As for Android 4.0 (whether that will be Honeycomb or Ice Cream), that shouldn’t be expected until the second half of 2011, which fits in perfectly with recent statements by Eric Schmidt explaining that the life cycle of Android updates should settle down to around once a year and contain a bigger focus on innovation rather than simply trying to catch up the platform with the current mobile market.
Doesn’t it make perfect sense now? A platform built from Gingerbread just in time for the holidays.
There are so many applications for your android phone. It is growing everyday. Anyone in beauty school can attest to that. Why? Because there are a plethora of beauty apps that range from make up, wellness, directories on schools, hair style, nails, and everything to do with beauty school. Those who are searching schools can find an application that will search schools and provide information on each one. Even further, many of the schools have their own individual application that you can install on your phone, where you can check the latest happenings on campus.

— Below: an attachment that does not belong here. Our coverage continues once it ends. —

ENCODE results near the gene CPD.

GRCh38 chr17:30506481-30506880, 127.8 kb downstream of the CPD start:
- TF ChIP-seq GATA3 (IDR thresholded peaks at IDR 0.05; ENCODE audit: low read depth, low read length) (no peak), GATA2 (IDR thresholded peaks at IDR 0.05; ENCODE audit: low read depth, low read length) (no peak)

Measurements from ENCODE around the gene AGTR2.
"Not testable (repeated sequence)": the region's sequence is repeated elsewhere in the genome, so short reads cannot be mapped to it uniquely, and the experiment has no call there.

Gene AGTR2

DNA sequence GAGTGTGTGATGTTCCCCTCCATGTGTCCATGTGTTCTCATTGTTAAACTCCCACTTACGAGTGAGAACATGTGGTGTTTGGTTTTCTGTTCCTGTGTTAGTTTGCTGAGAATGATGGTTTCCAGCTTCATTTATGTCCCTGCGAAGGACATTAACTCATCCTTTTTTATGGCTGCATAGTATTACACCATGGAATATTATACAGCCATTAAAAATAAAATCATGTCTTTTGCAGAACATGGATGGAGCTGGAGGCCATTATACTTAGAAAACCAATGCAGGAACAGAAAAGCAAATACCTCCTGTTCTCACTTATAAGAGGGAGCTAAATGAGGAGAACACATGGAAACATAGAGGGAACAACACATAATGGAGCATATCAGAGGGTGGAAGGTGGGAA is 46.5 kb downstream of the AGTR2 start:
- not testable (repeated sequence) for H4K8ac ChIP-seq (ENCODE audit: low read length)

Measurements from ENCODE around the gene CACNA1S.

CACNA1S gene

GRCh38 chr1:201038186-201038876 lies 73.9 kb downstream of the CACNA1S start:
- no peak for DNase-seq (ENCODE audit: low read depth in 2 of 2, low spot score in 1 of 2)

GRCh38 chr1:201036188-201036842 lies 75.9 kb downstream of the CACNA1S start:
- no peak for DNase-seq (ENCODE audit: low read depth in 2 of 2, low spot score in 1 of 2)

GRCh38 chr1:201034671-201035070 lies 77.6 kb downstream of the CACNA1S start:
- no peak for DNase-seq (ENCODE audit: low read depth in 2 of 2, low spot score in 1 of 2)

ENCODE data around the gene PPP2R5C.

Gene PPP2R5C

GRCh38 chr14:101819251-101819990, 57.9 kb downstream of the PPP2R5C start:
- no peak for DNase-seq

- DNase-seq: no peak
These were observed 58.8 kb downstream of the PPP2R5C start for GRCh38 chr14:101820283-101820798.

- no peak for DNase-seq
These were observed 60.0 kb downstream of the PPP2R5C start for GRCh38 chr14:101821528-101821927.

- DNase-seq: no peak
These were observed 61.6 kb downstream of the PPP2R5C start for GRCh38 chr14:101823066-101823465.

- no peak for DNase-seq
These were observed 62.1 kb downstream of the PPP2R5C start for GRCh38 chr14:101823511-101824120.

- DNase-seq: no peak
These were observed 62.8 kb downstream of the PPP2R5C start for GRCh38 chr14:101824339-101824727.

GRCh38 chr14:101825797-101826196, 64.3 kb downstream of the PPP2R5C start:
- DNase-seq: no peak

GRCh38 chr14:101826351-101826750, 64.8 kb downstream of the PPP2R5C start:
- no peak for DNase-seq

Early next month, Europe will have another Android 2.2 handset to choose from. HTC has just announced that the HTC Aria will be heading to European shores as the HTC Gratia. The HTC Gratia will be a great new device for anyone looking to jump onto the Android boat but who wants to stay away from those expensive rate plans. The 600 MHz processor, 3.2 inch display, and 5 MP camera (with no flash) will certainly not be turning any heads, but it’s certainly a step up over the HTC Wildfire or any of Motorola’s new phones running outdated versions of Android.
Pricing for the HTC Gratia will be determined by local carriers when it show up in stores across Europe next month. We know that most of you will pass on the HTC Gratia, but it might be a great Christmas present for your grandparents or little sister.
Show Press Release
HTC LAUNCHES SLEEK AND COMPACT HTC GRATIA FOR EUROPEAN MARKETS